Dutch railways NS wants to replace the rolling stock of the Benelux trains, with a new train expected to enter commercial service in 2025. The first Coradia ICNG train, by French company Alstom, has been in Belgium since June where it is being tested. Once in use, the self-propelled trains could run at a maximum speed of 200 km/h on the Dutch and Belgian high-speed lines.
1. New suppliers and trains
French manufacturer Alstom won the tender to supply 79 trains from the “Coradia Stream” range for the Dutch InterCity Next Generation (ICNG) back in May 2016, and in November 2018 Alstom and the NS formalised the opening of a new assembly line for these ICNG trains, located at Alstom’s Katowice plant in Poland. In 2019, 18 “Benelux” trains were added to the order by the NS, a “Belgian version” which has a luggage space and additional toilets as well as some technical variations.
2. Testing the train in Belgium
At the beginning of June one of these new trains, the “3301”, arrived straight from the factory, to Belgium via Aachen and was taken to the workshop in Forest (Brussels-Midi). The train is 165 metres long, can carry nearly 400 passengers, and is equipped with European ERTMS / ETCS, Dutch ATB EG and Belgian TBL 1+ security systems. Static tests in Schaerbeek, Brussels, were started a few days later for approval on the Infrabel network. From late June until July, the first tests were conducted on the line L94 between Ath and Silly, which is the traditional Belgian test site.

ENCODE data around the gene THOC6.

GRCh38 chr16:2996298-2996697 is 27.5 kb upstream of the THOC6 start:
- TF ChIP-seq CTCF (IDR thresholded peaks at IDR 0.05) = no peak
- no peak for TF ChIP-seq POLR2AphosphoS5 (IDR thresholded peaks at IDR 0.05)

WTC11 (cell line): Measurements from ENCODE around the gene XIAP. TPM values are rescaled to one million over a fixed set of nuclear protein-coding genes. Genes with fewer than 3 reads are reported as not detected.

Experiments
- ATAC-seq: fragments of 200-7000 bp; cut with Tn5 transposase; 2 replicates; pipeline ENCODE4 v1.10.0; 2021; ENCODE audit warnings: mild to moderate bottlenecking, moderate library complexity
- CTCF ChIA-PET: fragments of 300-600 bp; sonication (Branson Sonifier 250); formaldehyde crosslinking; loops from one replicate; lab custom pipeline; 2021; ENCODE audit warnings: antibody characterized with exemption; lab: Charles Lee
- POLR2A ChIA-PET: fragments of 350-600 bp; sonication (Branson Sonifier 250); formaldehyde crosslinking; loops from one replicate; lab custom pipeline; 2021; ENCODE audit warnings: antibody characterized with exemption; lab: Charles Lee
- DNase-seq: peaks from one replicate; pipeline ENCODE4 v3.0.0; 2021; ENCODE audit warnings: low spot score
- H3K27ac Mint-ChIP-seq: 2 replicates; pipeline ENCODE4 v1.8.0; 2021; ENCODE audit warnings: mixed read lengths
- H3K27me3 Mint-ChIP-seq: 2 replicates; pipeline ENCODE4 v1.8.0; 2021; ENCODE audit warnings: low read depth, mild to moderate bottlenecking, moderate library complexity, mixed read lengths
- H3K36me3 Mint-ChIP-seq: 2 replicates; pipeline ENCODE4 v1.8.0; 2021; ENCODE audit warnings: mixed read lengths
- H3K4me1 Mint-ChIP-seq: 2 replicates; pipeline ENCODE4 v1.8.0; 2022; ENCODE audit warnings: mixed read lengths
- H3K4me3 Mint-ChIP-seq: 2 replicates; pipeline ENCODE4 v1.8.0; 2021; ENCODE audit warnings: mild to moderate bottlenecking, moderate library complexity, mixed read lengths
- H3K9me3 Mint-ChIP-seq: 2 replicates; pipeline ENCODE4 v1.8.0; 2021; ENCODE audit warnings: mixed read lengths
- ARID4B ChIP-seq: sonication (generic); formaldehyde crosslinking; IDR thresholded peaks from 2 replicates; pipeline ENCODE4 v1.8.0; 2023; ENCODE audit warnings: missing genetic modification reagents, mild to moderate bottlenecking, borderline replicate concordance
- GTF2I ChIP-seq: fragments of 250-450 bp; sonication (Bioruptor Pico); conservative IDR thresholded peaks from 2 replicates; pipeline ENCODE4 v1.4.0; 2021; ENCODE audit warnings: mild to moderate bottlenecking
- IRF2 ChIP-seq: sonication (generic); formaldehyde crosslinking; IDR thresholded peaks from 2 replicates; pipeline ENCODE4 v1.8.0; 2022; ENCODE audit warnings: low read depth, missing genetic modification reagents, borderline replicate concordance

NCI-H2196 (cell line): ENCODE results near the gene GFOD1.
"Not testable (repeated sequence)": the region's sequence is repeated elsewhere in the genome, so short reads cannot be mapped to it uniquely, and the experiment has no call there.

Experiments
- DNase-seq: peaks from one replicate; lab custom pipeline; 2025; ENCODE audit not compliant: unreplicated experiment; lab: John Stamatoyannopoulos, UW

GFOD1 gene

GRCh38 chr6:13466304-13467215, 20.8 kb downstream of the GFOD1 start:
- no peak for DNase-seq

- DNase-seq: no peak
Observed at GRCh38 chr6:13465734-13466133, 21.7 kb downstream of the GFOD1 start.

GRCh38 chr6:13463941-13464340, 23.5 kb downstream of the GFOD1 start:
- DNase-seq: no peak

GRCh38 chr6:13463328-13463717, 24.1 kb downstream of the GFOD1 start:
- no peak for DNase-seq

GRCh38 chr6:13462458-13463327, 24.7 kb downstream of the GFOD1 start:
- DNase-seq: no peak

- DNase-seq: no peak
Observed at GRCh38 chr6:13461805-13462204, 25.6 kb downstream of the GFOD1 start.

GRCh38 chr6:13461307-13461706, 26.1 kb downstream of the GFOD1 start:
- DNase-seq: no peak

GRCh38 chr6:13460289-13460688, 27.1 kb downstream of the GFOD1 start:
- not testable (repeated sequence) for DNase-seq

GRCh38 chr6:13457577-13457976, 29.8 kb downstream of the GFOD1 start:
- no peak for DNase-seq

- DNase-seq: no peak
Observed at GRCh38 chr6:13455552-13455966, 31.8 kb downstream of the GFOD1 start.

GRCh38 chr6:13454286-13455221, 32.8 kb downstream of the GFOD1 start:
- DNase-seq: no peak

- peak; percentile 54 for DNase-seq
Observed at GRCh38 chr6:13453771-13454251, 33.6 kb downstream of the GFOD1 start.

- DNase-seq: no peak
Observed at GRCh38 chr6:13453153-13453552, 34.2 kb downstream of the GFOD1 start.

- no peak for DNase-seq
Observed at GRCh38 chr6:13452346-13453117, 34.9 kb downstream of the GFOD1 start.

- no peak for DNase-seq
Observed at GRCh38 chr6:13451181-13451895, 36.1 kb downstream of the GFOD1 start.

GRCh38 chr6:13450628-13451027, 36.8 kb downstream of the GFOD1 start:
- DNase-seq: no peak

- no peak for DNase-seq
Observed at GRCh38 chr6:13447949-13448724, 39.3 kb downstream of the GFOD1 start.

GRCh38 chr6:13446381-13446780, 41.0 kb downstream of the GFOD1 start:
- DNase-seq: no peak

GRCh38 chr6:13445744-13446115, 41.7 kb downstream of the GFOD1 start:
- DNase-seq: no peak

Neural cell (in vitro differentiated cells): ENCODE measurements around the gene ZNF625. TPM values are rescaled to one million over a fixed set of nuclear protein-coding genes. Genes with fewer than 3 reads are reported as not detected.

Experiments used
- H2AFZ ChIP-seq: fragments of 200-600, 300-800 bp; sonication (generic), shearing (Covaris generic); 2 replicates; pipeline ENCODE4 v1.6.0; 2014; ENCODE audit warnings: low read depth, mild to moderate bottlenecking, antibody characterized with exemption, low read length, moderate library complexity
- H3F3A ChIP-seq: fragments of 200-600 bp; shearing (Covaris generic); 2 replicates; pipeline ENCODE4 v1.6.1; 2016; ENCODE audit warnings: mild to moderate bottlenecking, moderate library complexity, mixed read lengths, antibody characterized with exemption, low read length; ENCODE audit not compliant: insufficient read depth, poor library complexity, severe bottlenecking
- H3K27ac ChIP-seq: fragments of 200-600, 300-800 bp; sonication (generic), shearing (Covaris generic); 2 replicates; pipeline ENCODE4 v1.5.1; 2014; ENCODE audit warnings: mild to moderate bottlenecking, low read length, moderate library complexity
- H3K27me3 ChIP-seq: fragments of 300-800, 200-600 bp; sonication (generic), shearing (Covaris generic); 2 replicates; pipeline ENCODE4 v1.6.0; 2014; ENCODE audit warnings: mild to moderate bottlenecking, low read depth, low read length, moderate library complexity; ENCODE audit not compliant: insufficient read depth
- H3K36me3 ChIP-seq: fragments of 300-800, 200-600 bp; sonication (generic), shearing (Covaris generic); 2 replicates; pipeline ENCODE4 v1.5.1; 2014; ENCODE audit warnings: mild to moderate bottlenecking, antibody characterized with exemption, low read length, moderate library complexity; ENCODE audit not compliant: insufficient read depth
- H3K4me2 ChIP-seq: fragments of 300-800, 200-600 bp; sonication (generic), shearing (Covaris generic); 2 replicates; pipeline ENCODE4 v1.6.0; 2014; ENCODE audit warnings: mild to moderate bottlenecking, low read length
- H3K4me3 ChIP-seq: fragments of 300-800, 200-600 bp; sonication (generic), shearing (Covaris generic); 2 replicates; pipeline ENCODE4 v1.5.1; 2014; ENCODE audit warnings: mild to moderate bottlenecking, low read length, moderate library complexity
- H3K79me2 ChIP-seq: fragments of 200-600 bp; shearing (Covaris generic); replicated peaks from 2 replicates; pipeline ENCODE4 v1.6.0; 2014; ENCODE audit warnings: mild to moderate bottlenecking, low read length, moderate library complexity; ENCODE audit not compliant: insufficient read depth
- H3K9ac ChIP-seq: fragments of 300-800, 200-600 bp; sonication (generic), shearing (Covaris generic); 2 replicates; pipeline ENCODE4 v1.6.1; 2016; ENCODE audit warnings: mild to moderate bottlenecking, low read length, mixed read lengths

Should the trains enter service as planned, NS will stay as the owners with SNCB/NMBS marketing just the Benelux trains. At the moment, the service between Amsterdam and Brussels uses trains of 7 Dutch cars and TRAXX locomotives, running at 160 km/h on the high-speed line between Antwerp and Breda, and between Breda, Rotterdam and Schiphol. In the future it is hoped that the ICNGs will operate the same service but at speeds of 200 km/h and offering much better comfort.